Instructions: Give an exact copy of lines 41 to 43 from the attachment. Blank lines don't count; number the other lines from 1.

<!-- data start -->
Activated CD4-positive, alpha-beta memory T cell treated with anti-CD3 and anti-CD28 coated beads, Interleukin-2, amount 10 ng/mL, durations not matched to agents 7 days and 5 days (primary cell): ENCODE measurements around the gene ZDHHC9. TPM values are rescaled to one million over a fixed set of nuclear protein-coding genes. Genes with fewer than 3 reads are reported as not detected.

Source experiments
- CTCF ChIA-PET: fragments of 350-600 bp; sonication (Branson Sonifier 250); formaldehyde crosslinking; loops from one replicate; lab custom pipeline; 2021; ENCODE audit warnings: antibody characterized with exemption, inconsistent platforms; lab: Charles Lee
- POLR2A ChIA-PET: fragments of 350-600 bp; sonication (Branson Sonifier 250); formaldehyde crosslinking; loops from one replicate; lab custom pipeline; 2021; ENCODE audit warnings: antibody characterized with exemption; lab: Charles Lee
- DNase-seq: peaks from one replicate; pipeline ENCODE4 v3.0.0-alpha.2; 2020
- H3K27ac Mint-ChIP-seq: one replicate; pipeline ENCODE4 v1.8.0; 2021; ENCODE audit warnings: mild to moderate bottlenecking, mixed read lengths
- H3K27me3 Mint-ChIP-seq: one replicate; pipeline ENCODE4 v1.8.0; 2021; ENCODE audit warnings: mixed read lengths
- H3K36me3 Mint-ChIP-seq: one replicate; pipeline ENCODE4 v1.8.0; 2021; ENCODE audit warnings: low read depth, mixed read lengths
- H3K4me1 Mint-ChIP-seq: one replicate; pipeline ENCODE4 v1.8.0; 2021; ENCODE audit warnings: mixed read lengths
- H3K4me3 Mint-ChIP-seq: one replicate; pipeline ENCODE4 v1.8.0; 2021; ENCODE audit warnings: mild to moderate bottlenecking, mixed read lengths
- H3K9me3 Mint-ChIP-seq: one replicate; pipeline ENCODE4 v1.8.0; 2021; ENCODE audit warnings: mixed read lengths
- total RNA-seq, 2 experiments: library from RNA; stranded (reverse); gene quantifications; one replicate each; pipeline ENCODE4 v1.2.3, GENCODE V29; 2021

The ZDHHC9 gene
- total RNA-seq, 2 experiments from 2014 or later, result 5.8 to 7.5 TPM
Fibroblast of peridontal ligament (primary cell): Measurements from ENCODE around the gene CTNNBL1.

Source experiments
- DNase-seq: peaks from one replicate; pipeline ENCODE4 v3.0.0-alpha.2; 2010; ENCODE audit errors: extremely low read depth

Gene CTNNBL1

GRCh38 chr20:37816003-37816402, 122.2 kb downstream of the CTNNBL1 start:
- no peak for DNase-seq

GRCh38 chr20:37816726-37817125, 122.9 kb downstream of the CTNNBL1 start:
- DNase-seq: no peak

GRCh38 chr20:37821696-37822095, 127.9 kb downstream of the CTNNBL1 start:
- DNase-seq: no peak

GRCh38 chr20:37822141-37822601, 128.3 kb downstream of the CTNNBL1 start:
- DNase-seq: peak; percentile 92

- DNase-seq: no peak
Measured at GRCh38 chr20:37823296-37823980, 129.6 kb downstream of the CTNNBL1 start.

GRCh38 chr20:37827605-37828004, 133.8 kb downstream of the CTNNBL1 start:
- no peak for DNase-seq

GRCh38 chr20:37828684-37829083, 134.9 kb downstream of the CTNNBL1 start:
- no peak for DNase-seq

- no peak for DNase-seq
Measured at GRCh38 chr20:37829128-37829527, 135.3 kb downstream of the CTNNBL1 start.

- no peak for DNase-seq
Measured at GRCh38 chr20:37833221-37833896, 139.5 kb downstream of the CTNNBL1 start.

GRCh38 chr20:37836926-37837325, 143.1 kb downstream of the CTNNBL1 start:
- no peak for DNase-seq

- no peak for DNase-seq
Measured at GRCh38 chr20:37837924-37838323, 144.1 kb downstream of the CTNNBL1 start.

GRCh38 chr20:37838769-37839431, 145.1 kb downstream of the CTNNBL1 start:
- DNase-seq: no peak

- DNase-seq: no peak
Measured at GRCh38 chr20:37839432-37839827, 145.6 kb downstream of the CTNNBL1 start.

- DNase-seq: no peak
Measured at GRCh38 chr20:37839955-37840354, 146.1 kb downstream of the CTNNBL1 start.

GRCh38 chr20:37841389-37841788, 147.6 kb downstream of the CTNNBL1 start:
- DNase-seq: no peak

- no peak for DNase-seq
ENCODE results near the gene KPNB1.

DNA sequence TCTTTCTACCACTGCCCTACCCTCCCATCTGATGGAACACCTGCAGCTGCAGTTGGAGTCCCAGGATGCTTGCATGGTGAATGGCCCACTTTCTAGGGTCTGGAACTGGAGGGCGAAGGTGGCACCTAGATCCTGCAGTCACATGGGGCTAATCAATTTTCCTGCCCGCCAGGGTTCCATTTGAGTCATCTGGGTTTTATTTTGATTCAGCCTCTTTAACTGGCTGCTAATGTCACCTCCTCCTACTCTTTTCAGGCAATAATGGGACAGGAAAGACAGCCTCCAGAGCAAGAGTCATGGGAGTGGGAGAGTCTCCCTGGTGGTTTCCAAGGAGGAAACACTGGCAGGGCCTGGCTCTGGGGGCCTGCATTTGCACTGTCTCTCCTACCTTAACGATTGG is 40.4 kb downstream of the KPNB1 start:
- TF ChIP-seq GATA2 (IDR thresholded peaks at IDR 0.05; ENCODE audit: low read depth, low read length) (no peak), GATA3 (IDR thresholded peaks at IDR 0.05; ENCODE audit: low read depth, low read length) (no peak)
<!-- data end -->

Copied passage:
GRCh38 chr20:37838769-37839431, 145.1 kb downstream of the CTNNBL1 start:
- DNase-seq: no peak

- DNase-seq: no peak